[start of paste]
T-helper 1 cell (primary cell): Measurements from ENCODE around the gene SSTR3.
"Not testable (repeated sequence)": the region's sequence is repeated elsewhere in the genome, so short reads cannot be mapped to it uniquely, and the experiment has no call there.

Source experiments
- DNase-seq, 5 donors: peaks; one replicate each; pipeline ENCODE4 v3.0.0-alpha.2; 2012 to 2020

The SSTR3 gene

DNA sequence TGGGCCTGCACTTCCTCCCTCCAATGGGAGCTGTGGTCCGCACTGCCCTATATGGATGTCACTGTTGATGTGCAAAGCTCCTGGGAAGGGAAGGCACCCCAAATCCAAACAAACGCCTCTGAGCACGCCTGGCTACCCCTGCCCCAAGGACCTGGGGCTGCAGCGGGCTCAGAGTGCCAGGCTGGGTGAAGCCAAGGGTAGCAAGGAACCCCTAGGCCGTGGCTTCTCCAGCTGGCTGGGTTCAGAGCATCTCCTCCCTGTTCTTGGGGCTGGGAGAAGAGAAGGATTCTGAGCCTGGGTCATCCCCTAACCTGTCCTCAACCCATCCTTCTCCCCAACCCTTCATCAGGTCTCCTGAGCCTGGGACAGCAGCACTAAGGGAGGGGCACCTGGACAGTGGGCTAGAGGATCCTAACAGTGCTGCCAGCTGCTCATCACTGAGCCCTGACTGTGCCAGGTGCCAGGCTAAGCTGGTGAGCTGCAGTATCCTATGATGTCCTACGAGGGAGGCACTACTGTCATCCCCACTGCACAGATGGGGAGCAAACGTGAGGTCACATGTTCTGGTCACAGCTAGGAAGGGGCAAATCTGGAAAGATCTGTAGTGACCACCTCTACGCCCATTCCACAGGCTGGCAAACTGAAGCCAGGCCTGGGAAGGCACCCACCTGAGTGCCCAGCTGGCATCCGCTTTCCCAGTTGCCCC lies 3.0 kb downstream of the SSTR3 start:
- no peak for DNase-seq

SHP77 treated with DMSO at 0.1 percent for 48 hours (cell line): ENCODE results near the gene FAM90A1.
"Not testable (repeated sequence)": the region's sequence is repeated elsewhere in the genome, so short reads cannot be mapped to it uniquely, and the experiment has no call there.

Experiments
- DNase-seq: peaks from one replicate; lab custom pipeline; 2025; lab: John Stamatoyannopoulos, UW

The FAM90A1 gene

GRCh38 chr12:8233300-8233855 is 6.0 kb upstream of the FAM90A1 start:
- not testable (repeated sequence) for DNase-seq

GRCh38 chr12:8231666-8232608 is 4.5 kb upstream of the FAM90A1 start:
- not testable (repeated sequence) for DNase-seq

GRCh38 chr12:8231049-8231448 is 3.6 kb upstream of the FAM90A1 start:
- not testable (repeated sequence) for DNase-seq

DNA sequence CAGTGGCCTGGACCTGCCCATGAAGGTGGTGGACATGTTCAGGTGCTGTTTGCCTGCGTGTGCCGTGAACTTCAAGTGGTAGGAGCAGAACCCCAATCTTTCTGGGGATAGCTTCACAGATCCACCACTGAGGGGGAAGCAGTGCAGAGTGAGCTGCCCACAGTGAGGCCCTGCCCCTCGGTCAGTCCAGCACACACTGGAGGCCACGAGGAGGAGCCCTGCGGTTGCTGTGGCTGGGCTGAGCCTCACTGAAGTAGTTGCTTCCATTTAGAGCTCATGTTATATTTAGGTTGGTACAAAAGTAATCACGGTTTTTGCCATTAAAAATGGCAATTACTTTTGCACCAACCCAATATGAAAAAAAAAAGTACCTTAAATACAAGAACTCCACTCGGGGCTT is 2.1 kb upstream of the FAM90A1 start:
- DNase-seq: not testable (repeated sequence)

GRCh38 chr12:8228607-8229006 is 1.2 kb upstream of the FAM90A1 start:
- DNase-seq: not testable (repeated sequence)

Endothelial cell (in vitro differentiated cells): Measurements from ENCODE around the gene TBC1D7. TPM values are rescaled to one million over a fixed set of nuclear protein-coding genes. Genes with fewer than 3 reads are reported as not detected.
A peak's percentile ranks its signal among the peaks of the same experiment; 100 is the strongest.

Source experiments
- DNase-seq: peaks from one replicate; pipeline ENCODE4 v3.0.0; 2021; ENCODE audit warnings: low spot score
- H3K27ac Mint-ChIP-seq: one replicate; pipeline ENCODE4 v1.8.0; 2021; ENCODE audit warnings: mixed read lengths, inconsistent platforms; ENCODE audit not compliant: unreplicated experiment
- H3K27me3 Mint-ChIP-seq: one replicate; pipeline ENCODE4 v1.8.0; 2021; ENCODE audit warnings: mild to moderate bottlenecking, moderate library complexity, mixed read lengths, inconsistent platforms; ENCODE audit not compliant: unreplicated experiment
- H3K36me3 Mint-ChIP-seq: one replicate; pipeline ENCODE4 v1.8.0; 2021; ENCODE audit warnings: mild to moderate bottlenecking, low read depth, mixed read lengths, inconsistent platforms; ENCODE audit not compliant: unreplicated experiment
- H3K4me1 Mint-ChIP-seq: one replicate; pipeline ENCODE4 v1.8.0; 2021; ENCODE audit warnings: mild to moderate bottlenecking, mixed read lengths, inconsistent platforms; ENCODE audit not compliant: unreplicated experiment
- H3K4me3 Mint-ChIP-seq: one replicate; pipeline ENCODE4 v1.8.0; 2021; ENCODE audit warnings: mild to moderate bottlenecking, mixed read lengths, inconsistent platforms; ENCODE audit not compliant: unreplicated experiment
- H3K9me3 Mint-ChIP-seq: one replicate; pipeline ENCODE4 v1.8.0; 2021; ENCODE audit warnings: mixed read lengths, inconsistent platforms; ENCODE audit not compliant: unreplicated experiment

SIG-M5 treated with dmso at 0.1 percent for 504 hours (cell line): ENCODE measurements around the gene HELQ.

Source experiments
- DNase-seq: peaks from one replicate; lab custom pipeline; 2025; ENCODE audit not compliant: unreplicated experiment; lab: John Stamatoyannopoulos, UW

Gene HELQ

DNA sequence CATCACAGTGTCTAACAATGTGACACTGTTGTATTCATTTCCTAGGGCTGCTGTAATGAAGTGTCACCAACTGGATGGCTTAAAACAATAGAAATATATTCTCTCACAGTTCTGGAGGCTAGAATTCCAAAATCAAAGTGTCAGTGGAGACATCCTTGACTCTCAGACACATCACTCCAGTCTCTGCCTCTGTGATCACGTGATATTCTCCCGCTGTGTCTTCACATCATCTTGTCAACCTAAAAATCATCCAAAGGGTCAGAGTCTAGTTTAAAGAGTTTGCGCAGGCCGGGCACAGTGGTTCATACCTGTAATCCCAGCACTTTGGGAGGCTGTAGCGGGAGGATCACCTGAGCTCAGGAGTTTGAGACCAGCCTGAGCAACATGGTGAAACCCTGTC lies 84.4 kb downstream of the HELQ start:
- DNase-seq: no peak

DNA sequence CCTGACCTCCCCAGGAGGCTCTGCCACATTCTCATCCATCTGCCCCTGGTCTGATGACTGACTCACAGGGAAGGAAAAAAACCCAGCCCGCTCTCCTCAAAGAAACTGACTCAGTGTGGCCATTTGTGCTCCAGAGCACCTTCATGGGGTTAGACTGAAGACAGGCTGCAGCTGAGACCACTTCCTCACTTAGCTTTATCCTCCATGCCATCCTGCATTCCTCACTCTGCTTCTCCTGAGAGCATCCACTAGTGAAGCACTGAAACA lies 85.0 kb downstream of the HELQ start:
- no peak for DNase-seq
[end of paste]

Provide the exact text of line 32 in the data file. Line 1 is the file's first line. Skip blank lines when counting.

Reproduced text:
- H3K9me3 Mint-ChIP-seq: one replicate; pipeline ENCODE4 v1.8.0; 2021; ENCODE audit warnings: mixed read lengths, inconsistent platforms; ENCODE audit not compliant: unreplicated experiment